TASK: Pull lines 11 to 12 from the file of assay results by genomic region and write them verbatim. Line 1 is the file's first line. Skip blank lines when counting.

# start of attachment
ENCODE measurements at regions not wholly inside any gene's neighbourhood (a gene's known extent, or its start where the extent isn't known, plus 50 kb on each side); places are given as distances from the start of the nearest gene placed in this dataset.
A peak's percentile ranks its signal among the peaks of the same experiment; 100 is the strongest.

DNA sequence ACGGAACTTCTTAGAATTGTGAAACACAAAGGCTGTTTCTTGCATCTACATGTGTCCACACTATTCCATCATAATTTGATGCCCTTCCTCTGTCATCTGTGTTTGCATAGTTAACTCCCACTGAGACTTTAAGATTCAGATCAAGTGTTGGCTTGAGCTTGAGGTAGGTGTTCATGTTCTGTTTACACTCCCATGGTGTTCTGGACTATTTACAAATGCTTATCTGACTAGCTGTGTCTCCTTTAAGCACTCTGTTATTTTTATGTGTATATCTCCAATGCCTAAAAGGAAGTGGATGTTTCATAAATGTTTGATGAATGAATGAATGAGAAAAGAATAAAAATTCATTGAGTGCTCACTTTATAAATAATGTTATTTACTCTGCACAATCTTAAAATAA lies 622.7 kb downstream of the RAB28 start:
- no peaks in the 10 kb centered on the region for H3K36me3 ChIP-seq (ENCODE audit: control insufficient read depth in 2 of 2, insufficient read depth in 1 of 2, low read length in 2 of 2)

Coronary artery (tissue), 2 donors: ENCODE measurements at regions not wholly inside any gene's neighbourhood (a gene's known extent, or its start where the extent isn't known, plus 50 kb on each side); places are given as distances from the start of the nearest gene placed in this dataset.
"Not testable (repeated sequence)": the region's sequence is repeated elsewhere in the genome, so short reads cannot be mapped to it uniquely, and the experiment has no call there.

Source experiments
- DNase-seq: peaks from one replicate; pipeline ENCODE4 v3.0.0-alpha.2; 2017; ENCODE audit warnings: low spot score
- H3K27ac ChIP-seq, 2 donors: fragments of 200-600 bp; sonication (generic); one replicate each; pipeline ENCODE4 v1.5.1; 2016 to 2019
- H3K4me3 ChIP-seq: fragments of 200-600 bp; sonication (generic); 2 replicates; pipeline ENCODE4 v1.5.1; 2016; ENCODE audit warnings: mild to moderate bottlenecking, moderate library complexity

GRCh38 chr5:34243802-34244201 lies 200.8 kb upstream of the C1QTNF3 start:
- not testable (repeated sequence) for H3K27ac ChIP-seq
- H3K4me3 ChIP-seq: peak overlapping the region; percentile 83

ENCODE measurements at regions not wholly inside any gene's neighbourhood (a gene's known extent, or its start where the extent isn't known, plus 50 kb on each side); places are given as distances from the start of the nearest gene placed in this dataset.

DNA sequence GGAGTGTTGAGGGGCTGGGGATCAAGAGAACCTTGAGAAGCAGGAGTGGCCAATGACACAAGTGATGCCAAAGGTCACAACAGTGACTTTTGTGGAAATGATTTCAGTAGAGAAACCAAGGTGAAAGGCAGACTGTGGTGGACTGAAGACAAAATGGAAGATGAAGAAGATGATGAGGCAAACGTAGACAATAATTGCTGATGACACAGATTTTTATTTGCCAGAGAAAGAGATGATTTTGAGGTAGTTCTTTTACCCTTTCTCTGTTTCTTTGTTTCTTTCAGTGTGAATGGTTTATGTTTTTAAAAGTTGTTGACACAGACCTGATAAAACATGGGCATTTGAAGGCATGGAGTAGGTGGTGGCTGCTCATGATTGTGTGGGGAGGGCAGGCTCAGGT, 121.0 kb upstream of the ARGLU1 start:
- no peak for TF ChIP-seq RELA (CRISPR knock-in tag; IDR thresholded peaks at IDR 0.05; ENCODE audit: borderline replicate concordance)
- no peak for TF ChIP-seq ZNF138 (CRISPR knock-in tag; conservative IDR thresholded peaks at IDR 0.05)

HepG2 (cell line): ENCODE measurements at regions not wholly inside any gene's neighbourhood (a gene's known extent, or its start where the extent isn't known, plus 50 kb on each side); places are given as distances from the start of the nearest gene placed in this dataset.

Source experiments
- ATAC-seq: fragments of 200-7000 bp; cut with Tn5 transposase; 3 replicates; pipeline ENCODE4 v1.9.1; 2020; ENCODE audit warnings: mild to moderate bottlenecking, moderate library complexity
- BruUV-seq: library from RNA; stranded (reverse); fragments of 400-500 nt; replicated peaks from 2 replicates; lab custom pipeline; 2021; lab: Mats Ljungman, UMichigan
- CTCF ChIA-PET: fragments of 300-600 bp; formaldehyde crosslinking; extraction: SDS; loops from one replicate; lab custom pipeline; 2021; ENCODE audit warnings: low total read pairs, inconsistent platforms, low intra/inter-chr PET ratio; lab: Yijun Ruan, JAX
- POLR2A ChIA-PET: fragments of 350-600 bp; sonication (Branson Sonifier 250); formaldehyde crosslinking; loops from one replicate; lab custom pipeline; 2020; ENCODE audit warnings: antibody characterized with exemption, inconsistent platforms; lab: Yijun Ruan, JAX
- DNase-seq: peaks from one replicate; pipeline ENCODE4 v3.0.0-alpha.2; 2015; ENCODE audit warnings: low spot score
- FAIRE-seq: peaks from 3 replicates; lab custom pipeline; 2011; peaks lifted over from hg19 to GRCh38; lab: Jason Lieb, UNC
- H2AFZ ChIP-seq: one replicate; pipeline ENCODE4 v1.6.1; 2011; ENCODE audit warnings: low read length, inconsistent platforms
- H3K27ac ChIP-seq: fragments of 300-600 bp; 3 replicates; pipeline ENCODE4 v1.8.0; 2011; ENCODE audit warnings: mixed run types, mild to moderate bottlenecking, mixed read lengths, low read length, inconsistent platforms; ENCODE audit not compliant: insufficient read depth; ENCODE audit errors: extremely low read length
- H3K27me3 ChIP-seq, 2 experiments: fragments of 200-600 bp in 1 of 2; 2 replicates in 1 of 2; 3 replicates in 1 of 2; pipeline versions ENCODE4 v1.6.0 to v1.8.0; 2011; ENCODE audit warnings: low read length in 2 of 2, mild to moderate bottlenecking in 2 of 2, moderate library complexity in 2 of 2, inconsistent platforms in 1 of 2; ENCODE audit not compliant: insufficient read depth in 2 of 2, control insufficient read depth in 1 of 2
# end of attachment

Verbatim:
GRCh38 chr5:34243802-34244201 lies 200.8 kb upstream of the C1QTNF3 start:
- not testable (repeated sequence) for H3K27ac ChIP-seq